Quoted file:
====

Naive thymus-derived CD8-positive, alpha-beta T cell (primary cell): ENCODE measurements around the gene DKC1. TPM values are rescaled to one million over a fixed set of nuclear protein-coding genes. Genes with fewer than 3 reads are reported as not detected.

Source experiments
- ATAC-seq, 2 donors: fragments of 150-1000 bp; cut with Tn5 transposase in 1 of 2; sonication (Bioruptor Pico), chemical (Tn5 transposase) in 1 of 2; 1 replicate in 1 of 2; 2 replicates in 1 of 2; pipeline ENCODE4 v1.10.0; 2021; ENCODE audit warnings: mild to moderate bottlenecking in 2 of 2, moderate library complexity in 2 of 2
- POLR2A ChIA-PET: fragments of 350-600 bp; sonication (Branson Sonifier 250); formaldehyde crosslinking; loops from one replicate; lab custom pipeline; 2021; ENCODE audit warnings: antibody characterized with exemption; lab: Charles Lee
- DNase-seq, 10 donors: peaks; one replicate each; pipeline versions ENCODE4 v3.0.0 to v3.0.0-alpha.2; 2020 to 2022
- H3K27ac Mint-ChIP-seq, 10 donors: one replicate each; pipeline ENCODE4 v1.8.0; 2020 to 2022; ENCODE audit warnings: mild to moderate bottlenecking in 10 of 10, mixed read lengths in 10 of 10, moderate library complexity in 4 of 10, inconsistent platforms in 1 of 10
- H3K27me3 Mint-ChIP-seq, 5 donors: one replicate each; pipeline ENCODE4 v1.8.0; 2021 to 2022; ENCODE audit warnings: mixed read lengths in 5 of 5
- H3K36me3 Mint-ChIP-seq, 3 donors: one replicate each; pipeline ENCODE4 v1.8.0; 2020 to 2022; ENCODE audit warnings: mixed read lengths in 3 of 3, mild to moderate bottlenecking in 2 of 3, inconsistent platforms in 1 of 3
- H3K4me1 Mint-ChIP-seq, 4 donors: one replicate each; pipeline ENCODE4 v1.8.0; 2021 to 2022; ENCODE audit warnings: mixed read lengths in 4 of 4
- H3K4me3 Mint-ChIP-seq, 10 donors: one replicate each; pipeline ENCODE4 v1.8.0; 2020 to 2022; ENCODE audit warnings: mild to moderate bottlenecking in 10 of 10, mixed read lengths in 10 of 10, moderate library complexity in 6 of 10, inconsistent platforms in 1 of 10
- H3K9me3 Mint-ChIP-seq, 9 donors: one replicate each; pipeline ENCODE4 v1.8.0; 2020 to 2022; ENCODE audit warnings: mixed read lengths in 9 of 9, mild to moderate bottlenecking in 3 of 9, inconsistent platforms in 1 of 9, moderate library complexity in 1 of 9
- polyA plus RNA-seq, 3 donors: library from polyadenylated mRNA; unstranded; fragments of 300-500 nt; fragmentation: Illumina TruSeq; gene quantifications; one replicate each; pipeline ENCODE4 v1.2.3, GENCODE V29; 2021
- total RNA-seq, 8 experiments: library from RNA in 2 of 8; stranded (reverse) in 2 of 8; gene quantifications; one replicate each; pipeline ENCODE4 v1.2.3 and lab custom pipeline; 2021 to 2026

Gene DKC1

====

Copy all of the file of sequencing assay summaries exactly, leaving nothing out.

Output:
Naive thymus-derived CD8-positive, alpha-beta T cell (primary cell): ENCODE measurements around the gene DKC1. TPM values are rescaled to one million over a fixed set of nuclear protein-coding genes. Genes with fewer than 3 reads are reported as not detected.

Source experiments
- ATAC-seq, 2 donors: fragments of 150-1000 bp; cut with Tn5 transposase in 1 of 2; sonication (Bioruptor Pico), chemical (Tn5 transposase) in 1 of 2; 1 replicate in 1 of 2; 2 replicates in 1 of 2; pipeline ENCODE4 v1.10.0; 2021; ENCODE audit warnings: mild to moderate bottlenecking in 2 of 2, moderate library complexity in 2 of 2
- POLR2A ChIA-PET: fragments of 350-600 bp; sonication (Branson Sonifier 250); formaldehyde crosslinking; loops from one replicate; lab custom pipeline; 2021; ENCODE audit warnings: antibody characterized with exemption; lab: Charles Lee
- DNase-seq, 10 donors: peaks; one replicate each; pipeline versions ENCODE4 v3.0.0 to v3.0.0-alpha.2; 2020 to 2022
- H3K27ac Mint-ChIP-seq, 10 donors: one replicate each; pipeline ENCODE4 v1.8.0; 2020 to 2022; ENCODE audit warnings: mild to moderate bottlenecking in 10 of 10, mixed read lengths in 10 of 10, moderate library complexity in 4 of 10, inconsistent platforms in 1 of 10
- H3K27me3 Mint-ChIP-seq, 5 donors: one replicate each; pipeline ENCODE4 v1.8.0; 2021 to 2022; ENCODE audit warnings: mixed read lengths in 5 of 5
- H3K36me3 Mint-ChIP-seq, 3 donors: one replicate each; pipeline ENCODE4 v1.8.0; 2020 to 2022; ENCODE audit warnings: mixed read lengths in 3 of 3, mild to moderate bottlenecking in 2 of 3, inconsistent platforms in 1 of 3
- H3K4me1 Mint-ChIP-seq, 4 donors: one replicate each; pipeline ENCODE4 v1.8.0; 2021 to 2022; ENCODE audit warnings: mixed read lengths in 4 of 4
- H3K4me3 Mint-ChIP-seq, 10 donors: one replicate each; pipeline ENCODE4 v1.8.0; 2020 to 2022; ENCODE audit warnings: mild to moderate bottlenecking in 10 of 10, mixed read lengths in 10 of 10, moderate library complexity in 6 of 10, inconsistent platforms in 1 of 10
- H3K9me3 Mint-ChIP-seq, 9 donors: one replicate each; pipeline ENCODE4 v1.8.0; 2020 to 2022; ENCODE audit warnings: mixed read lengths in 9 of 9, mild to moderate bottlenecking in 3 of 9, inconsistent platforms in 1 of 9, moderate library complexity in 1 of 9
- polyA plus RNA-seq, 3 donors: library from polyadenylated mRNA; unstranded; fragments of 300-500 nt; fragmentation: Illumina TruSeq; gene quantifications; one replicate each; pipeline ENCODE4 v1.2.3, GENCODE V29; 2021
- total RNA-seq, 8 experiments: library from RNA in 2 of 8; stranded (reverse) in 2 of 8; gene quantifications; one replicate each; pipeline ENCODE4 v1.2.3 and lab custom pipeline; 2021 to 2026

Gene DKC1